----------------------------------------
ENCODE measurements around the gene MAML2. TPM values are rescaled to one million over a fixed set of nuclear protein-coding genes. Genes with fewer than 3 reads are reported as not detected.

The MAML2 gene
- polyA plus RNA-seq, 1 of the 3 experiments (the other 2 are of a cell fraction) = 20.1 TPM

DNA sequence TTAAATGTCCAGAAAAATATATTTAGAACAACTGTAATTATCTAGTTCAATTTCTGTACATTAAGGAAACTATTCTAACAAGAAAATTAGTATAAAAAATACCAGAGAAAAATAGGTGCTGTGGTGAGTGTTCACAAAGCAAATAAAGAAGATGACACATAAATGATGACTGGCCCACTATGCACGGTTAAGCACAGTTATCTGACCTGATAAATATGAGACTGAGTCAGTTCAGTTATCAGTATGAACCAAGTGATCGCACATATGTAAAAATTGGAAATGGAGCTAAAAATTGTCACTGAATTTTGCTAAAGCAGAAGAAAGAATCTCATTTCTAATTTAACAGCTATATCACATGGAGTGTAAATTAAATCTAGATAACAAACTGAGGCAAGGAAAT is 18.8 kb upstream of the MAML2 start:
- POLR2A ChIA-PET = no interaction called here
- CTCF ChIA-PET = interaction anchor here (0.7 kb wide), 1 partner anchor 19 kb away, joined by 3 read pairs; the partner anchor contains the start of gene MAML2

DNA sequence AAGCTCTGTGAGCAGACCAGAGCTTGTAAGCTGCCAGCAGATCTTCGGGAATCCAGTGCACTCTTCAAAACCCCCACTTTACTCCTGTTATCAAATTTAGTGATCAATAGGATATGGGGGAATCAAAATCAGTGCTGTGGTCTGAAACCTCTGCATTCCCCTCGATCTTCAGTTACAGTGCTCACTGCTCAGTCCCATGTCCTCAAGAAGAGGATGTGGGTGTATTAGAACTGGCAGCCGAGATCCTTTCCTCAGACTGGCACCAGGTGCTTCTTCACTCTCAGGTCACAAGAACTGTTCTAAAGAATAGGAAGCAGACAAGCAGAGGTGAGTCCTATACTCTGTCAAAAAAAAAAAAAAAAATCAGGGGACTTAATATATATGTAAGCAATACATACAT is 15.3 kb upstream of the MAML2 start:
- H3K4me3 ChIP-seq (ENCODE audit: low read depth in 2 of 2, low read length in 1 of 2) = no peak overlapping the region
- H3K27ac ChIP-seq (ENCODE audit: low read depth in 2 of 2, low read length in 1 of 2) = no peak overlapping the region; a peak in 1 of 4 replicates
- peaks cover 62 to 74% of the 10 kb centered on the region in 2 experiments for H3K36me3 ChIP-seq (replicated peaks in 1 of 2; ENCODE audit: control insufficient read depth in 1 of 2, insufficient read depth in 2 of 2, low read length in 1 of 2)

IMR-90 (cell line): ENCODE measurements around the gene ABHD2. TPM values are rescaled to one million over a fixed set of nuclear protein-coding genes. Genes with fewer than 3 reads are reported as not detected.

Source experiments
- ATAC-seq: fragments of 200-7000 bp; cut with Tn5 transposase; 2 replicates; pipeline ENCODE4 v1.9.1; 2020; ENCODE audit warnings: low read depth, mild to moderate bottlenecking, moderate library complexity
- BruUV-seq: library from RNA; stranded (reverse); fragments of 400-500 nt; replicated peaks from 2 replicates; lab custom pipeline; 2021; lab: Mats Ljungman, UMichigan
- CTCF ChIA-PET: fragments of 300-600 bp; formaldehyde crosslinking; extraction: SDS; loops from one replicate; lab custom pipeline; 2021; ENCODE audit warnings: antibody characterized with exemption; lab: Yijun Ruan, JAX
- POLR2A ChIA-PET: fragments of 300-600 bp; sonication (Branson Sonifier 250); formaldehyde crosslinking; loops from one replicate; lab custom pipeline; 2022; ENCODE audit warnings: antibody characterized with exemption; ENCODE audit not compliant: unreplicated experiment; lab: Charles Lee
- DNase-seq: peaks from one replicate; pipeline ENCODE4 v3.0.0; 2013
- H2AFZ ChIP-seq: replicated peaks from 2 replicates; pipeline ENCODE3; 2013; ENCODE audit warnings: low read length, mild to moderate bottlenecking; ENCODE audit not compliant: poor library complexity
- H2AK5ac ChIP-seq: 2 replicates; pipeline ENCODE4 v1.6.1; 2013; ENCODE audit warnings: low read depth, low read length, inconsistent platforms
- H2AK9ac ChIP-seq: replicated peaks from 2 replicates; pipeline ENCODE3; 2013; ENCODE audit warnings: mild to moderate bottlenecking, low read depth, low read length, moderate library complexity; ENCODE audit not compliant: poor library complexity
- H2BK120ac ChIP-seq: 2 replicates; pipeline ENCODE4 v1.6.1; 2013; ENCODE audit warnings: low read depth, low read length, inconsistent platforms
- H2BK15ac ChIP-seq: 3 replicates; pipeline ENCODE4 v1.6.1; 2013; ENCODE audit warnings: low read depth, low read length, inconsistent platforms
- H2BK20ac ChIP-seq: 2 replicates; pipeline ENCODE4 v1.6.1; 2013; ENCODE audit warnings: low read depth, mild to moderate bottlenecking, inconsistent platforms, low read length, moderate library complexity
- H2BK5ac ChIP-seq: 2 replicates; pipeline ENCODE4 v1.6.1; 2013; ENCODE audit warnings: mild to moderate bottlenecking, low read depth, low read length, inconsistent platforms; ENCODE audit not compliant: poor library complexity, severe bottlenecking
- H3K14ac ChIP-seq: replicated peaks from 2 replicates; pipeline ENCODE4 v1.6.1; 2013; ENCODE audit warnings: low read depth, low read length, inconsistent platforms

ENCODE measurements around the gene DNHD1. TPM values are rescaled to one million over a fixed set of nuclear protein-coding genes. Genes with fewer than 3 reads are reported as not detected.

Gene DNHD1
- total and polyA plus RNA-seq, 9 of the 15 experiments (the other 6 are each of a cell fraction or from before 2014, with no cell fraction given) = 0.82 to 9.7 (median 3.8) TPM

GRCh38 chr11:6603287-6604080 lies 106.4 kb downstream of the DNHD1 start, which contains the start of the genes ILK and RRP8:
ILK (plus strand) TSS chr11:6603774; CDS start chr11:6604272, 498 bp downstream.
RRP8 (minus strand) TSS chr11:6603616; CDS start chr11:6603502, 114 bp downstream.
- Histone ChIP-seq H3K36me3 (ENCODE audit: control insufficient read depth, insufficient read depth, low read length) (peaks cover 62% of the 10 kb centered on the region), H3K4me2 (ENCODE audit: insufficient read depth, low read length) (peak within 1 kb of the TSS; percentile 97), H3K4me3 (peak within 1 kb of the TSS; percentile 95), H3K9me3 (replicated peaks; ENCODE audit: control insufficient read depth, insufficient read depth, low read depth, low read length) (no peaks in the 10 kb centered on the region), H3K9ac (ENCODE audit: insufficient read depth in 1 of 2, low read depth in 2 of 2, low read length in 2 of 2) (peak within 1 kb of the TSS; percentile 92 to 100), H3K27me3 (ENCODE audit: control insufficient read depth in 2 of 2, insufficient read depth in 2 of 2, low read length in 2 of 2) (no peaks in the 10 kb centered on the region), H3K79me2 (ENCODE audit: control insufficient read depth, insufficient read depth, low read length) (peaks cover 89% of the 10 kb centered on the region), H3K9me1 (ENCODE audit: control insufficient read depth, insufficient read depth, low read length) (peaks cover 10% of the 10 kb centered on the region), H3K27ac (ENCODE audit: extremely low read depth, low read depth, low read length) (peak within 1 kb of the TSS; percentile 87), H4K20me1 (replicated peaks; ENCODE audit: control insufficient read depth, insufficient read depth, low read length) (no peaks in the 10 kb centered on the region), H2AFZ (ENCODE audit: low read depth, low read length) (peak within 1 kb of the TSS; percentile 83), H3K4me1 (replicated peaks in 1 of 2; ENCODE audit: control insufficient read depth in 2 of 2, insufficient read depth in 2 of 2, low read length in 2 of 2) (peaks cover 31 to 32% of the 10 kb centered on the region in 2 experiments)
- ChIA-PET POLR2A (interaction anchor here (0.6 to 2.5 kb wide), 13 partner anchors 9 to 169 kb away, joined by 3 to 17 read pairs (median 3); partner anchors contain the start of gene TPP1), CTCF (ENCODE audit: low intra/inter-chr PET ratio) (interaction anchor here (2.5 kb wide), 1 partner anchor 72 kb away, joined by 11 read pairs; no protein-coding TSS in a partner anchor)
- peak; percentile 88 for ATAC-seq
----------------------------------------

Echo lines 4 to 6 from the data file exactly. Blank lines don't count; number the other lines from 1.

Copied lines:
DNA sequence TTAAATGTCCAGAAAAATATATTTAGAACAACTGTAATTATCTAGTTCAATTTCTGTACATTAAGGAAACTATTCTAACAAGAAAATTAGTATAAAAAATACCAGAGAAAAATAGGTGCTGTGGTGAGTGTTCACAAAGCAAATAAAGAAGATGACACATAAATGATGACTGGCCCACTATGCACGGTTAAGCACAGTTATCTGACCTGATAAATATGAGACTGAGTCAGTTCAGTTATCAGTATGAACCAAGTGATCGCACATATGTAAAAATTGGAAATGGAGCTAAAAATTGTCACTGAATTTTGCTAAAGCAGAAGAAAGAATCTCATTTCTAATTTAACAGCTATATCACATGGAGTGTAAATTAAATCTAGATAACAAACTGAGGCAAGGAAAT is 18.8 kb upstream of the MAML2 start:
- POLR2A ChIA-PET = no interaction called here
- CTCF ChIA-PET = interaction anchor here (0.7 kb wide), 1 partner anchor 19 kb away, joined by 3 read pairs; the partner anchor contains the start of gene MAML2